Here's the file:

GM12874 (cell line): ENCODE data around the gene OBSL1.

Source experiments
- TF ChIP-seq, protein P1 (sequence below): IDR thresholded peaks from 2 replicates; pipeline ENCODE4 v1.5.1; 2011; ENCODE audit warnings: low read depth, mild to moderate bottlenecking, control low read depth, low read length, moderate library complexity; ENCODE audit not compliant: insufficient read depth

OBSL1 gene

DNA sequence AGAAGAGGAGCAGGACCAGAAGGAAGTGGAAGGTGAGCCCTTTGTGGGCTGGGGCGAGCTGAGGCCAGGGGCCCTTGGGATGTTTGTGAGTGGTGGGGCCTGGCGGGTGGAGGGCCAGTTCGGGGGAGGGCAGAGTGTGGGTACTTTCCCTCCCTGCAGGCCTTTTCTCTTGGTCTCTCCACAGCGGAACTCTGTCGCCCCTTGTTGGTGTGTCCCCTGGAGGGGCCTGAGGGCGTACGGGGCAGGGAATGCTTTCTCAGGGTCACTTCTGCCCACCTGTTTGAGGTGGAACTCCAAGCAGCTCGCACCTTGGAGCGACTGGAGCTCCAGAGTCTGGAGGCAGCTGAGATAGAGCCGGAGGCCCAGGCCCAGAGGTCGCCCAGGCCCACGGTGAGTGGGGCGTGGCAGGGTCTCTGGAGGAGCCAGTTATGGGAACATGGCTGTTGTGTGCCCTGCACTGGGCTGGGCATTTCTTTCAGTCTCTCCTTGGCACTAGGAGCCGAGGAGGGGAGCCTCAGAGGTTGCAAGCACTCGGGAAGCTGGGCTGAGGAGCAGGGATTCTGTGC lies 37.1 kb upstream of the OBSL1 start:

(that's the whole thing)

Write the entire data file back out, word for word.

GM12874 (cell line): ENCODE data around the gene OBSL1.

Source experiments
- TF ChIP-seq, protein P1 (sequence below): IDR thresholded peaks from 2 replicates; pipeline ENCODE4 v1.5.1; 2011; ENCODE audit warnings: low read depth, mild to moderate bottlenecking, control low read depth, low read length, moderate library complexity; ENCODE audit not compliant: insufficient read depth

OBSL1 gene

DNA sequence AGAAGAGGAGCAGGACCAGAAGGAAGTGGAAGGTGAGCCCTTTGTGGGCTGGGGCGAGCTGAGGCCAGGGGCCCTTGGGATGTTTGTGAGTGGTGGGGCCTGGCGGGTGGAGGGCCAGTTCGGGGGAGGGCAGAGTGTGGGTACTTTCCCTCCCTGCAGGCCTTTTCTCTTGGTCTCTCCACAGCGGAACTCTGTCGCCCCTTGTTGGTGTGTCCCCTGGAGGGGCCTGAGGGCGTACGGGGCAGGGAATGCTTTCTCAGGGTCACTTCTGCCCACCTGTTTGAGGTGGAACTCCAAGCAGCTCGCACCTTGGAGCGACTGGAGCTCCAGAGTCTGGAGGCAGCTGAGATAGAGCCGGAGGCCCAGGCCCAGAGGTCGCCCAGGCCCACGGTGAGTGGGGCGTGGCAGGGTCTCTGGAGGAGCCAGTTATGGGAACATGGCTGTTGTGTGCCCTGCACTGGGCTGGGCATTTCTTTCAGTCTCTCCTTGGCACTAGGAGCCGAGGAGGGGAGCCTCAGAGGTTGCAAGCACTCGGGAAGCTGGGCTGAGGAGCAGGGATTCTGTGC lies 37.1 kb upstream of the OBSL1 start: